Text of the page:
George Lucas Educational Foundation

Is there a rebel base on Edutopia?

Is there a rebel base on Edutopia?

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I originally explored Edutopia because I was looking for support and resources for my own efforts to make my own science department a more supportive place for my students' creativity, agency, and initiative. The site actually comes up (still) in searches for project based learning, authentic assessment, and makerspaces.

I find an empty wasteland, mostly empty discussion pages dominated by directors who wholly serve the corporate education reform agenda. Where I look for courage and clarity, I find apologists, evasions, excuses, and servility.

My district, my school, my low-income community and my very classroom are under attack. When I stand up to that, for the students I teach, where are all you other dreamers and visionaries?

A fine university's engineering department has an NSF grant to promote makerspaces for communities like mine, but the corporate reform juggernaut has its heel on my district. They won't allow us to sign on, because they know they have to prepare for the PARCC assessments. Will you help us do it anyway? If you actually support empowering children and teachers to create visionary change, you have to stand up and take a position against scary people like Bill Gates, Rupert Murdoch, Jeb Bush, Arne Duncan, and David Coleman.

Is there anybody here who wants to offer resources and support to build opposing visions?

This post was created by a member of Edutopia's community. If you have your own #eduawesome tips, strategies, and ideas for improving education, share them with us.

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Whitney Hoffman's picture
Whitney Hoffman
Producer LD Podcast, Digital Media Consultant, Author

Hi There! I come to Edutopia, primarily as a parent, and someone who started a podcast on my own about learning and learning disabilities because I had a difficult time finding resources for my kids, and wanted to share those lessons with other parents. (Sometimes the education system seems impenetrable and scary and folks don't know what to do to make sure their kids are ok.)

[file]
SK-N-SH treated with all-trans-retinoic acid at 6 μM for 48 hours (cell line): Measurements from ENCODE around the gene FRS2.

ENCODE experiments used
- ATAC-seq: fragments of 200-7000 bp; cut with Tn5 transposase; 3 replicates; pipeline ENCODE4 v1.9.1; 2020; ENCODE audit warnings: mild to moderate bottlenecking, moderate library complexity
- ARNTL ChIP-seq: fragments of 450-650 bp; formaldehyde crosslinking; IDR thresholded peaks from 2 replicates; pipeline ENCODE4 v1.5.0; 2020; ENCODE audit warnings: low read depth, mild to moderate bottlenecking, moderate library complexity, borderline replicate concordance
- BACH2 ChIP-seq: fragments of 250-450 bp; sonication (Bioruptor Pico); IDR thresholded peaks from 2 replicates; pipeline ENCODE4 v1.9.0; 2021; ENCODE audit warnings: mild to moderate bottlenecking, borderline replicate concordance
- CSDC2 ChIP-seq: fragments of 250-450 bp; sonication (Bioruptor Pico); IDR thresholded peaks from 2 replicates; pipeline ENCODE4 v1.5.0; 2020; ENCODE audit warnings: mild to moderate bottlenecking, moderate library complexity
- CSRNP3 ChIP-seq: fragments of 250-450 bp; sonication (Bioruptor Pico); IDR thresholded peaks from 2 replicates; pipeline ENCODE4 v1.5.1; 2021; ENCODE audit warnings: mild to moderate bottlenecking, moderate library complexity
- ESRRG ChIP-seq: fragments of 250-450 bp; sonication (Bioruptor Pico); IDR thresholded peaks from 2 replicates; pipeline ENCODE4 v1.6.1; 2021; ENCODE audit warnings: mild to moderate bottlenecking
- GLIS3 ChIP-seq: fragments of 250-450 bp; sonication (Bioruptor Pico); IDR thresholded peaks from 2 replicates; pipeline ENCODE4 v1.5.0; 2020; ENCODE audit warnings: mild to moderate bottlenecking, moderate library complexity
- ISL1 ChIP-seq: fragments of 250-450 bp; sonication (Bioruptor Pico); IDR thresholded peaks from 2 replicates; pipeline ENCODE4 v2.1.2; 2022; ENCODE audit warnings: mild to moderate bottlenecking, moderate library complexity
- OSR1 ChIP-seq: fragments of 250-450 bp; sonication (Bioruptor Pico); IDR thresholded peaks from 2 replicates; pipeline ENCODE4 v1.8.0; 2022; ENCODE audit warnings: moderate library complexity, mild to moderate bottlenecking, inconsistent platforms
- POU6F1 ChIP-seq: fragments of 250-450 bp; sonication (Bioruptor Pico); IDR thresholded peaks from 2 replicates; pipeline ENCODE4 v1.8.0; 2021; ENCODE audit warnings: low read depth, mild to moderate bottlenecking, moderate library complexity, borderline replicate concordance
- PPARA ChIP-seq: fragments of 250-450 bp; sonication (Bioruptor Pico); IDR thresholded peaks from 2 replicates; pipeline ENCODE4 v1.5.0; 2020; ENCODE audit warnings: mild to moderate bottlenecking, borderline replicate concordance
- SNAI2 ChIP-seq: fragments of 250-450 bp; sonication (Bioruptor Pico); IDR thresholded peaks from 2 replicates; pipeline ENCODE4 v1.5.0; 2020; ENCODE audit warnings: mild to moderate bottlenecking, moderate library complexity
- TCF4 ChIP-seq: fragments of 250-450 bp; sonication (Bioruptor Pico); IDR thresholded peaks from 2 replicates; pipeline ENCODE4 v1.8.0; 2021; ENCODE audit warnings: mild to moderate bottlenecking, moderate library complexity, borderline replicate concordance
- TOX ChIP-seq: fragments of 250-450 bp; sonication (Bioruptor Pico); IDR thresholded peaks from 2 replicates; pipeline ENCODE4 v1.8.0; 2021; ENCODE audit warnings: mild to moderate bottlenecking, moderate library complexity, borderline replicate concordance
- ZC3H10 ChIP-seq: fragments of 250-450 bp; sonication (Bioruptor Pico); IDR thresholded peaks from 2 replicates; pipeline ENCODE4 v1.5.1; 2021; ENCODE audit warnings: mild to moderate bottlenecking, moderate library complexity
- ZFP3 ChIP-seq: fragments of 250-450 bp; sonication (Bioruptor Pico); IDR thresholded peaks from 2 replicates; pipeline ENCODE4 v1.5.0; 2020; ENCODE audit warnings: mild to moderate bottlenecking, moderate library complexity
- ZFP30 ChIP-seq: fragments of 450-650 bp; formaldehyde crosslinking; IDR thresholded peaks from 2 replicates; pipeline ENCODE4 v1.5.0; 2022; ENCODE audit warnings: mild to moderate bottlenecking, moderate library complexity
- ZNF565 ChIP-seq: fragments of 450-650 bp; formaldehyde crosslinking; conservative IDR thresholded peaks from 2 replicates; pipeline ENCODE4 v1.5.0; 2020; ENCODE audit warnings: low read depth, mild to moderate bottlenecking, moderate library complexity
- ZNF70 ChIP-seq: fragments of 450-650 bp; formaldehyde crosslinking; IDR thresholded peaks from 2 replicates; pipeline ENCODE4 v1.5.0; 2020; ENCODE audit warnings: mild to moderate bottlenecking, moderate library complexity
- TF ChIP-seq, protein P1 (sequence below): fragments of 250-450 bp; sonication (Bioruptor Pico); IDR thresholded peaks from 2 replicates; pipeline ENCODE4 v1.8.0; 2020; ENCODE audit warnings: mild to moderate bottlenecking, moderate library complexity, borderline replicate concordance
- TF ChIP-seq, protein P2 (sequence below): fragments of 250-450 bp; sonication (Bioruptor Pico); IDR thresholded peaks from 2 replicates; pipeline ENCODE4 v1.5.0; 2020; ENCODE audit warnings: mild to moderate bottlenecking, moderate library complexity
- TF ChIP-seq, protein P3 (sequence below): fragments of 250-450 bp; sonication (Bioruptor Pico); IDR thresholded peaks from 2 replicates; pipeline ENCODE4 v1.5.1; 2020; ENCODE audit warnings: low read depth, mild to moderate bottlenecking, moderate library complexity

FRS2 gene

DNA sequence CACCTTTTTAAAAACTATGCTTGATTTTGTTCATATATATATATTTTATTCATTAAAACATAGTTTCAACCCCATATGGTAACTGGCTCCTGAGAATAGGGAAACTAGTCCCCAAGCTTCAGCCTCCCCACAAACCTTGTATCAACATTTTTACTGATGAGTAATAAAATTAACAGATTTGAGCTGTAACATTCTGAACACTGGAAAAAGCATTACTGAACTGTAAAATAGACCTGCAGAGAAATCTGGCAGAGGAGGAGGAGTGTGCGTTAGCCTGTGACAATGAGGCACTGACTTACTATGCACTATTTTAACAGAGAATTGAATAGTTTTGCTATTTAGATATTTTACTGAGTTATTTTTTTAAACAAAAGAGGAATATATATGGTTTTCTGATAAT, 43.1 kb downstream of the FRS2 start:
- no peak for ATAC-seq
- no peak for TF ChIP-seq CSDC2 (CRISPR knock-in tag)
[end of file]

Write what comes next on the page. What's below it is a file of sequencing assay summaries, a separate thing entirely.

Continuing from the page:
I am a big fan of people like Gary Stager, who I would argue is not only a constructivist but a primary skeptic of any new program or anything that smacks of the educational industrial complex.
That said, I'm also all in favor of things like makerbot's new academy program that's trying to get 3D printers into schools, because I think getting cutting edge resources into the hands of kids is a way to spark their imaginations and make sure their education world is reflective of the outside world as well.
The biggest problem we're facing locally in PA is not really Common Core, but the overall funding mechanisms tied to property taxes following the housing bubble burst and lower property value assessments, layoffs and more that have rapid eroded our tax base, and hence funding for schools.

Logically, many teachers are looking for money wherever they can find it, and corporations trying to look like good guys by giving money to schools. This then ties corporate interests and schools closer together, based on underlying funding issues.

Do we have to start the conversation less about the testing regime, where I am sure you and I probably agree on more than disagree, or do we have to back it up with how we fund and value schools?

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